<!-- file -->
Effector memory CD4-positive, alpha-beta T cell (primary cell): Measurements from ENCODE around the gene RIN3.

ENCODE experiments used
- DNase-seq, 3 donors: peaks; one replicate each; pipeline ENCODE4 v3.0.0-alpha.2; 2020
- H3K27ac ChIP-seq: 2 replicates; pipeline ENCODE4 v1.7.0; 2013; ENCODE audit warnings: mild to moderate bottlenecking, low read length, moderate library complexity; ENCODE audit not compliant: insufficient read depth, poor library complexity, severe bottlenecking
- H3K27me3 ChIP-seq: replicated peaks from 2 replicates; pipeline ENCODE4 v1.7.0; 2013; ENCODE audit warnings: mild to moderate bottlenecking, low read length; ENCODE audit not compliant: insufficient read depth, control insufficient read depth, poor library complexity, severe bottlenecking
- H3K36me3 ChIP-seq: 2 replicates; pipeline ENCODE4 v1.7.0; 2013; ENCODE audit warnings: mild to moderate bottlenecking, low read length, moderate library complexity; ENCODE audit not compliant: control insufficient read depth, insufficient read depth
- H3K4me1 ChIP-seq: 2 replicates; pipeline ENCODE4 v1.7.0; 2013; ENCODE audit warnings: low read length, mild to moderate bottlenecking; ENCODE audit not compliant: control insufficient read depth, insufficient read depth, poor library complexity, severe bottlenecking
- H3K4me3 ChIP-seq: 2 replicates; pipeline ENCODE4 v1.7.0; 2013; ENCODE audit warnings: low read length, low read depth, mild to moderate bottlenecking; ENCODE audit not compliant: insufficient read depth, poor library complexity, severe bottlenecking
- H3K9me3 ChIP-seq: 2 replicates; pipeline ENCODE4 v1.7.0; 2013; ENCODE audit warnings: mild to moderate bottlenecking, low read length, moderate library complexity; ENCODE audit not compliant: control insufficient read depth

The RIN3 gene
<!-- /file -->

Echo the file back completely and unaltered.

Effector memory CD4-positive, alpha-beta T cell (primary cell): Measurements from ENCODE around the gene RIN3.

ENCODE experiments used
- DNase-seq, 3 donors: peaks; one replicate each; pipeline ENCODE4 v3.0.0-alpha.2; 2020
- H3K27ac ChIP-seq: 2 replicates; pipeline ENCODE4 v1.7.0; 2013; ENCODE audit warnings: mild to moderate bottlenecking, low read length, moderate library complexity; ENCODE audit not compliant: insufficient read depth, poor library complexity, severe bottlenecking
- H3K27me3 ChIP-seq: replicated peaks from 2 replicates; pipeline ENCODE4 v1.7.0; 2013; ENCODE audit warnings: mild to moderate bottlenecking, low read length; ENCODE audit not compliant: insufficient read depth, control insufficient read depth, poor library complexity, severe bottlenecking
- H3K36me3 ChIP-seq: 2 replicates; pipeline ENCODE4 v1.7.0; 2013; ENCODE audit warnings: mild to moderate bottlenecking, low read length, moderate library complexity; ENCODE audit not compliant: control insufficient read depth, insufficient read depth
- H3K4me1 ChIP-seq: 2 replicates; pipeline ENCODE4 v1.7.0; 2013; ENCODE audit warnings: low read length, mild to moderate bottlenecking; ENCODE audit not compliant: control insufficient read depth, insufficient read depth, poor library complexity, severe bottlenecking
- H3K4me3 ChIP-seq: 2 replicates; pipeline ENCODE4 v1.7.0; 2013; ENCODE audit warnings: low read length, low read depth, mild to moderate bottlenecking; ENCODE audit not compliant: insufficient read depth, poor library complexity, severe bottlenecking
- H3K9me3 ChIP-seq: 2 replicates; pipeline ENCODE4 v1.7.0; 2013; ENCODE audit warnings: mild to moderate bottlenecking, low read length, moderate library complexity; ENCODE audit not compliant: control insufficient read depth

The RIN3 gene